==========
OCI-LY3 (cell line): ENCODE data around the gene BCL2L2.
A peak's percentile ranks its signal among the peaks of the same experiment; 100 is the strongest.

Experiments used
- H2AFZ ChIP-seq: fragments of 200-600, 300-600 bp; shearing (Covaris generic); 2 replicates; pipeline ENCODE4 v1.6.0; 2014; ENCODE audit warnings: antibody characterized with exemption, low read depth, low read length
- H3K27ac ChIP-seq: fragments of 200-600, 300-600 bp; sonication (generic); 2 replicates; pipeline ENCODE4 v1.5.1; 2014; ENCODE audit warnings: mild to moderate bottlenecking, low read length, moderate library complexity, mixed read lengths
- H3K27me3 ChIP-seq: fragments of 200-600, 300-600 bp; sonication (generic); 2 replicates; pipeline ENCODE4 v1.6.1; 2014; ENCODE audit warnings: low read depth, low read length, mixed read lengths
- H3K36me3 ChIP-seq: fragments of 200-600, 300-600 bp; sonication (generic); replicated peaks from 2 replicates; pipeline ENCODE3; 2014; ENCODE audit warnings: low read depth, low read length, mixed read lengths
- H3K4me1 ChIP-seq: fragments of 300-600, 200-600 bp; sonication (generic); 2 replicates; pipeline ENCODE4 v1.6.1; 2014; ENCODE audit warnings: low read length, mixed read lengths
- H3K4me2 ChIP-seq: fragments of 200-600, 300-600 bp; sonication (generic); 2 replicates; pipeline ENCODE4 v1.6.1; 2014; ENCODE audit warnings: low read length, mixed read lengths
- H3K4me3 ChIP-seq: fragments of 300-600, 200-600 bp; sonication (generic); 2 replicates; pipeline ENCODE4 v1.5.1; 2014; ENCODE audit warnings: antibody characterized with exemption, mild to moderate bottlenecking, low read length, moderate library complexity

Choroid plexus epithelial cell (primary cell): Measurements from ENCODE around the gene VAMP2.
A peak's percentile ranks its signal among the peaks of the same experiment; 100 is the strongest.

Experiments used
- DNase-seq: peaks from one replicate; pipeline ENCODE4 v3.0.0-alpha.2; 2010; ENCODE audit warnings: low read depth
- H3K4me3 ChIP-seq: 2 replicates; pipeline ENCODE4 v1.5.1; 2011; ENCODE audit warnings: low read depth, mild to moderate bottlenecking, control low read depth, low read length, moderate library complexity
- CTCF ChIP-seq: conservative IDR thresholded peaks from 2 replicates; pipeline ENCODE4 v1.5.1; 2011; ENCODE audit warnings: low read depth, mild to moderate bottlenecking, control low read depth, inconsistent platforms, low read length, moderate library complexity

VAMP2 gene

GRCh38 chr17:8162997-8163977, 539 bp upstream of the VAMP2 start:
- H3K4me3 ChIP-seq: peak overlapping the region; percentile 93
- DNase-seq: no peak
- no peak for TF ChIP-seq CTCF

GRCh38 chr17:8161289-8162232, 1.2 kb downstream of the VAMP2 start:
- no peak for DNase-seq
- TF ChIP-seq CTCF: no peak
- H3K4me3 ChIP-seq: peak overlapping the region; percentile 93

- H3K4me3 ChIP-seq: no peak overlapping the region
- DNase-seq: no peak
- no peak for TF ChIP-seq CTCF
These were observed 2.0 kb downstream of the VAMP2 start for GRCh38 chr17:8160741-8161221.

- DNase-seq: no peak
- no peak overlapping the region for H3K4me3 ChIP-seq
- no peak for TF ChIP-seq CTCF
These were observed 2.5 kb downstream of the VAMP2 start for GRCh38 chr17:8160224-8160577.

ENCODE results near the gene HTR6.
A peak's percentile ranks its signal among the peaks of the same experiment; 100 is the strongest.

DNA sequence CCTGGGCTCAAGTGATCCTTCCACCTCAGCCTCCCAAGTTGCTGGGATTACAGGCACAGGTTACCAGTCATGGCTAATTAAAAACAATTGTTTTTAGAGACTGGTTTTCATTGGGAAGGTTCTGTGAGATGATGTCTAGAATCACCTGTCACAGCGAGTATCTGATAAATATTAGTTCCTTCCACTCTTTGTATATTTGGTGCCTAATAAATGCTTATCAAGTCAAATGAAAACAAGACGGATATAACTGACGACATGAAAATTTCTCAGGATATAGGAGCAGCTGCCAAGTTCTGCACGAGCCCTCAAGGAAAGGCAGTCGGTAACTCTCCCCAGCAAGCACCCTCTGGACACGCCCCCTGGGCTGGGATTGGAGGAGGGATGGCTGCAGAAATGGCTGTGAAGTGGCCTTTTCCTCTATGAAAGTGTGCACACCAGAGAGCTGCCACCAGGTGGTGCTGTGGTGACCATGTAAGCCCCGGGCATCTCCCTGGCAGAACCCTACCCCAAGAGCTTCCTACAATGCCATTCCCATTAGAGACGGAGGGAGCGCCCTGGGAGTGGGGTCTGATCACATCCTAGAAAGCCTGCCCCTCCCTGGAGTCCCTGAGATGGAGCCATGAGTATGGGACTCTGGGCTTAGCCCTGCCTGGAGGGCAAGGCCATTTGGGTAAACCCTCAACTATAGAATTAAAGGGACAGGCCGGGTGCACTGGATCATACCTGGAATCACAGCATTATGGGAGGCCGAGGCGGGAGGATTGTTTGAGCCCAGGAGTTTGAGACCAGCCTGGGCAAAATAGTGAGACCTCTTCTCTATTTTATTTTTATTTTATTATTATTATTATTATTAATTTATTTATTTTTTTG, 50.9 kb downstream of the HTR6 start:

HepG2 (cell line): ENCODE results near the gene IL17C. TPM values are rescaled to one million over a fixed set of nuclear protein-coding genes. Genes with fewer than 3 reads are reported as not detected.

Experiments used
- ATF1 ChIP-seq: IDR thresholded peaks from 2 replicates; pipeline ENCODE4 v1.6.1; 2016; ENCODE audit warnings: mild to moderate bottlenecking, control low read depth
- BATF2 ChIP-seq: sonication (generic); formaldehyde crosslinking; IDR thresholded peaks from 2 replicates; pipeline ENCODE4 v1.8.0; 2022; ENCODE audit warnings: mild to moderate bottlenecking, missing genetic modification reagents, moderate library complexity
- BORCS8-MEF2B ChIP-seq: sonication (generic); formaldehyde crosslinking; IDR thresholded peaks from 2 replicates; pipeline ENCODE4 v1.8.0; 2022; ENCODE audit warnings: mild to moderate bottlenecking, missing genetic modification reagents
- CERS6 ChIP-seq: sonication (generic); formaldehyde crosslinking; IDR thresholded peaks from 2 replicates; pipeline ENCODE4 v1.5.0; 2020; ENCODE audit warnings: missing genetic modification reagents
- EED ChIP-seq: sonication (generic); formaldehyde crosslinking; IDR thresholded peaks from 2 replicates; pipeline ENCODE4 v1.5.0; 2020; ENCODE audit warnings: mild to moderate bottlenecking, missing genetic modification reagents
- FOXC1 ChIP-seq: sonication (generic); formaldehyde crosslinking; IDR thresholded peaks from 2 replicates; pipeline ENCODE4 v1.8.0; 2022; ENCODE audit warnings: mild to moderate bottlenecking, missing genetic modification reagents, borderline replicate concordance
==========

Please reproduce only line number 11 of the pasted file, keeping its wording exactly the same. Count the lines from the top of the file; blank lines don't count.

Choroid plexus epithelial cell (primary cell): Measurements from ENCODE around the gene VAMP2.